Top 10 albums of 2010 from The Beat Goes On

12.30.10 7 years ago

As we count down the hours to the end of 2010, here’s one last look back at the albums that kept me smiling throughout the year. By their very nature, such lists are subjective and I’m sure there will be readers that hated some of the albums on this list as much as I loved them. But such lists are also often about the thrill of discovery and the thought of shining the light on a perhaps overlooked gem.

My colleague Katie Hasty posted her excellent Top 10 here. Check that out as well.

1) “Broken Bells,” Broken Bells:  Danger Mouse and The Shins’ James Mercer create a beautiful, melancholy blend of synthesizers and acoustic instrumentation and sorrow all woven together in a beautiful effort. We almost hope it remains a one-off as the journey feels complete with this one, at times transcendent, effort.

2) “My Beautiful Dark Twisted Fantasy,”  Kanye West: Take one of music’s most controversial and talented figures and see what happens when he rips his psyche open for all to see. West can’t hide his demons and they all join him here in living color and sheer brilliance. He’s one of the few artists whose self-indulgence is as compelling as it is narcissistic.

3) “Sigh No More,”   Mumford and Sons:
British folk rock acolytes brought the beauty and the bite with their debut. The acoustic quartet ties its disparate influences together through inspired thumping on all manner of stringed instruments, including guitars, mandolins, banjos and dobros. Hit single, “Little Lion Man,” is just the tip of the iceberg here.

4) “Archandroid,” Janelle Monae:
  She’s a chameleon who shifts shapes and musical styles with tremendous, seemingly effortless ease. On “Archandroid,” she’s retro and futuristic, pop, funk and punk all at once. Fascinating.

5) “Up on the Ridge,” Dierks Bentley: Pretty country boy veers away from the mainstream to make a bluegrass flavored album that has as much heart as it does talent. He smartly surrounds himself by real deals like  Alison Krauss, Kris Kristofferson, Jamey Johnson and Del McCoury, whose haunting high-lonesome singing on Bentley’s cover of U2’s “Pride (In the Name of Love)” is the album’s centerpiece.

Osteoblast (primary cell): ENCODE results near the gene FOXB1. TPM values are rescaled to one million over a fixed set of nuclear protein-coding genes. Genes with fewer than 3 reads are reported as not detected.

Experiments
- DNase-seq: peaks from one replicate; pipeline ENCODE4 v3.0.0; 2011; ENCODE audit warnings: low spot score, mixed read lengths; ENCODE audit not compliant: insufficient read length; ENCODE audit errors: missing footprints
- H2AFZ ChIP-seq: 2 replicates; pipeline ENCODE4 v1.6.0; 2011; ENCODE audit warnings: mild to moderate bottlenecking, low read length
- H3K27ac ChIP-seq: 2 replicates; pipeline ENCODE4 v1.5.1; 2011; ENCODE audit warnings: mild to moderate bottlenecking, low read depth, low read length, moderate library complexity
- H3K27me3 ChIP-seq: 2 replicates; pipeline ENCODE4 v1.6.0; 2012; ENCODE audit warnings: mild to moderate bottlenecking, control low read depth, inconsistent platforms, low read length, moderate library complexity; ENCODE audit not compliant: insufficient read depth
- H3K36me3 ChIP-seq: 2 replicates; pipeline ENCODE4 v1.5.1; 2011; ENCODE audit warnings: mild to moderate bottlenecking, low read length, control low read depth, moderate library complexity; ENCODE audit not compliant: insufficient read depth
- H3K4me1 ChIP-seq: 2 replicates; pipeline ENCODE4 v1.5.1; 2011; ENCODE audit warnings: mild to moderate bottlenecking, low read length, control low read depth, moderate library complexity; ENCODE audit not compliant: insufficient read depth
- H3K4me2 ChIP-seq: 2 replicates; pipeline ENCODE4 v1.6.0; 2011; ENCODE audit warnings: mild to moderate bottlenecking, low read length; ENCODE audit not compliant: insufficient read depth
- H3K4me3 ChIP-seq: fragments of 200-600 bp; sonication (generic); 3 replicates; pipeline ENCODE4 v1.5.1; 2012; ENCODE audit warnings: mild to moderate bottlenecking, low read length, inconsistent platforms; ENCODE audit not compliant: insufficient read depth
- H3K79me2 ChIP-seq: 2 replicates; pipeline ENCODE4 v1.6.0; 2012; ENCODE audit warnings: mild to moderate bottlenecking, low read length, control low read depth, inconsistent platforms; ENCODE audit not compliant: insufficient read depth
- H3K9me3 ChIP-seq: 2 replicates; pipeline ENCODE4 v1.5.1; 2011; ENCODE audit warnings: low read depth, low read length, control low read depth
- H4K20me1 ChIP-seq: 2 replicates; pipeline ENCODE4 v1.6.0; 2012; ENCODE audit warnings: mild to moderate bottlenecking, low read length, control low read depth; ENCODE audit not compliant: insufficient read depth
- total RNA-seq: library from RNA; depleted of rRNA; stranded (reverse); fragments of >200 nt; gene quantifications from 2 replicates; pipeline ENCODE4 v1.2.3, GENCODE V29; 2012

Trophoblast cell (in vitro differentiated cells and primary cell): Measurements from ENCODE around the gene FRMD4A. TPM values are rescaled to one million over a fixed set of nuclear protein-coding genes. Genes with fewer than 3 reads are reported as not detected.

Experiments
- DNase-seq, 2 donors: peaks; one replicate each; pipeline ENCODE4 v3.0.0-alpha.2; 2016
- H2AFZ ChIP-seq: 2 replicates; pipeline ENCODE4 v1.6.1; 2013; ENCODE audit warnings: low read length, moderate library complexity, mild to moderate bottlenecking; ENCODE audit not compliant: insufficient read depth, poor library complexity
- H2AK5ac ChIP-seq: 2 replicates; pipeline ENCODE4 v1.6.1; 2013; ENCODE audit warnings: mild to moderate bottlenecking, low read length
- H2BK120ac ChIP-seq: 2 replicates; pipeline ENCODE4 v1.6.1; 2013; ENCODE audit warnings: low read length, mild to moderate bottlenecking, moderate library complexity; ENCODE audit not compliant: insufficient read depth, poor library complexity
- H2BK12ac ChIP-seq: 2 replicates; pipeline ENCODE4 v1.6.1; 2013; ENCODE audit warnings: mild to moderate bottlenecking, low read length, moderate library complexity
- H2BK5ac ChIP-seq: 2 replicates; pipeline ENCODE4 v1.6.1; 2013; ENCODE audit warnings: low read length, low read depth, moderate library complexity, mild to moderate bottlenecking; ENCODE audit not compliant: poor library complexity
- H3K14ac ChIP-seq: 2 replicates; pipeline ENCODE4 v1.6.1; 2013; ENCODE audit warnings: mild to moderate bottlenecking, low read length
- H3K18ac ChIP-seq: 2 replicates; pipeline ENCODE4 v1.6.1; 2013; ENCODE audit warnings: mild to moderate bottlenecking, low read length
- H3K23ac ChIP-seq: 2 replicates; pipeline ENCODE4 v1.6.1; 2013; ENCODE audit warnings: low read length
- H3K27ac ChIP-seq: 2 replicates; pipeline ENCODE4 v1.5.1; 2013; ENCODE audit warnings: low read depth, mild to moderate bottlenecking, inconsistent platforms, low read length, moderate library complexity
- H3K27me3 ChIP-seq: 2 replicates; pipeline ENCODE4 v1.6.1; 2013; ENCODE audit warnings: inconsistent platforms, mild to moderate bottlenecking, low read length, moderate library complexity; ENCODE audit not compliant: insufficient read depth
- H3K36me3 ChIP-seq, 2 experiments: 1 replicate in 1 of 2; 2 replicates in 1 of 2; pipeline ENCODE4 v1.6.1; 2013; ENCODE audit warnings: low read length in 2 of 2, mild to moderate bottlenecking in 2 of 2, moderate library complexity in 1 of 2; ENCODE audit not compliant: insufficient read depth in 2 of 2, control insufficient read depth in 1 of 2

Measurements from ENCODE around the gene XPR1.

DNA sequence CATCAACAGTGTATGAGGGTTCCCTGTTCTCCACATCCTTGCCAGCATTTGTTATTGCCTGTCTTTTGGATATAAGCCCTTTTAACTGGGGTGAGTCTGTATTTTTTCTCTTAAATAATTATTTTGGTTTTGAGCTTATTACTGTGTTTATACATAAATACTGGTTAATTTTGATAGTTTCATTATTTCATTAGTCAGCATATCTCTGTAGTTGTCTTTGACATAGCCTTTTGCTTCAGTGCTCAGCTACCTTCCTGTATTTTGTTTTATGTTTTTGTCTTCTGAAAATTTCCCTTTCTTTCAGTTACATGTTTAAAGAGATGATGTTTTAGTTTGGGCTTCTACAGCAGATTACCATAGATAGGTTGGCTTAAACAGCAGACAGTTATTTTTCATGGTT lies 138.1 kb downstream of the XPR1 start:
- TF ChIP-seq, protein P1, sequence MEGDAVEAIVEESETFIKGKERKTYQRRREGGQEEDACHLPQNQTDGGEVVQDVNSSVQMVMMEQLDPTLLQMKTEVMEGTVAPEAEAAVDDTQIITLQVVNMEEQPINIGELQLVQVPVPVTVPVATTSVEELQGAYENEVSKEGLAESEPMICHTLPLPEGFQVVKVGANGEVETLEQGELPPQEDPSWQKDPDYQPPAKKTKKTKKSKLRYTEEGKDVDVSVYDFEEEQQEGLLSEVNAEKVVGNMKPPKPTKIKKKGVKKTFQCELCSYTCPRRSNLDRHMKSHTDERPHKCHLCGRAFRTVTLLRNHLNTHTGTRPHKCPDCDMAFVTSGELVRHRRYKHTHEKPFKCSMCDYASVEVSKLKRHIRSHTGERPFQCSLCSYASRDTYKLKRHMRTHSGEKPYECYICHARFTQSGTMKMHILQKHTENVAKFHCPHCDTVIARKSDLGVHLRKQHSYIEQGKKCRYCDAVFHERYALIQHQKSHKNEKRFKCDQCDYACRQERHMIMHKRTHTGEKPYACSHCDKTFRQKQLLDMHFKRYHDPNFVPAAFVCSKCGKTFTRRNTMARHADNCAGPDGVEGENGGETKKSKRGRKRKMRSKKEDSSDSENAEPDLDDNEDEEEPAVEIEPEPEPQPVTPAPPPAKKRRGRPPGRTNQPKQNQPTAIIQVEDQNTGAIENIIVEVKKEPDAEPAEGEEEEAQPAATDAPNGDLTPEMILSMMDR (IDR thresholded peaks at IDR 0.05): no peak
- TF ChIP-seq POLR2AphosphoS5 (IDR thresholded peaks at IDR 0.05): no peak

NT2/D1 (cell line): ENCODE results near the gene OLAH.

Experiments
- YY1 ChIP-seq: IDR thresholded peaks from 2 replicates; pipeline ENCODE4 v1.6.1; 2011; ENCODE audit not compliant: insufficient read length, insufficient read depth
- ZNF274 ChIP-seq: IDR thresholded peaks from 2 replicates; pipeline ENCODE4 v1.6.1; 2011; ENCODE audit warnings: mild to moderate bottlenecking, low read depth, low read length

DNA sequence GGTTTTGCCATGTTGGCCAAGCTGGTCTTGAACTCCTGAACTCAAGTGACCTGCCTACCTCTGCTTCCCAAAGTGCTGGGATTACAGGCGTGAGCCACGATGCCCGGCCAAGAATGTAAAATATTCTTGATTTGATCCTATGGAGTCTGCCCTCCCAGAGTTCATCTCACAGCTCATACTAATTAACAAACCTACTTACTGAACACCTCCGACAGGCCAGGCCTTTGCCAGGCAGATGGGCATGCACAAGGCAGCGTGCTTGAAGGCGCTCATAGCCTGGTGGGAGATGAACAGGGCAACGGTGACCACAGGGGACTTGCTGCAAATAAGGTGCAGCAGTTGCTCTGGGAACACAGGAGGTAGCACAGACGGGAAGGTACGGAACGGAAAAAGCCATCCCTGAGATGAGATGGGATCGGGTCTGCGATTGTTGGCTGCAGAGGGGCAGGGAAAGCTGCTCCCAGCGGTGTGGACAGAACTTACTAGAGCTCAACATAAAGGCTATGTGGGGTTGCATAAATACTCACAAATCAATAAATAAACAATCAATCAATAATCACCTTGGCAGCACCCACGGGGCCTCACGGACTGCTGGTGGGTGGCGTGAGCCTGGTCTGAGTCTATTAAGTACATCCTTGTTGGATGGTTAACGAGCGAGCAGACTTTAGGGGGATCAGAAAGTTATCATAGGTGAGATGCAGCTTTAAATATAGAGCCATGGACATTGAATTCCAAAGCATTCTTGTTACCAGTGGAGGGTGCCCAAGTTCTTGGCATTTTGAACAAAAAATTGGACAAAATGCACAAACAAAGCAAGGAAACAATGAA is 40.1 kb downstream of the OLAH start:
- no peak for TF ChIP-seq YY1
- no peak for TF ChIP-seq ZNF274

6) “Need You Now,” Lady Antebellum:  This co-ed country trio avoided the sophomore slump and how with its second album that built on the flawless harmonies and strong melodies from its debut. The title track was one of the best songs of the year of any genre. To be sure, calling Lady A the country equivalent of Fleetwood Mac is a bit much, but they sure do make loving (music) fun.

7) “Contra,”  Vampire Weekend: Smart, literate rock that doesn’t overreach its ambitions, but never panders to the lowest common denominator.  Plus, Vampire Weekend’s music is often infused with a joy missing in so much smart rock. Having said that, after its usage in the ubiquitous Honda commercial,  I’m not sure I ever need to hear “Contra” track “Holiday” again.

8) “The Union,” Elton John and Leon Russell:
An album made for all the right reasons: John’s desire to lift up his mentor and musical hero to past heights, bolstered by no pretense of pandering to radio. Worth the price of admission for the keyboard shoot-outs and Neil Young’s appearance on the beautiful “Gone to Shiloh” alone.

9) “Count Yard Hounds,”  Court Yard Hounds:
This album, from Dixie Chicks’ sibs Martie Maguire and Emily Robison disappeared without making much of a sound (to paraphrase one of the album’s stronger tracks), which is a shame given its understated loveliness. From the Southern California loveliness of “The Coast” to the heartbreaking stomp of “Ain’t No Son” and Robison’s confessional divorce tunes, the album was a subtle joy.

10) “I Learned the Hard Way,” Sharon Jones and the Dap Kings:
These funk/soul lovers just keep getting better. They pay homage to their R&B forefathers and much of their sound can be directly traced back to acts like James Brown or Mavie Staples, but Jones and the Dap Kings still create their own shimmering, irresistible blend. And, as they say, imitation is the sincerely form of flattery.

Runners Up:  Arcade Fire’s “The Suburbs,” Black Keys’ “Brothers,” Bruce Springsteen’s “The Promise,” Sade’s “Soldier of Love,” Jamey Johnson’s “The Guitar Song,” and The National’s “High Violet.”


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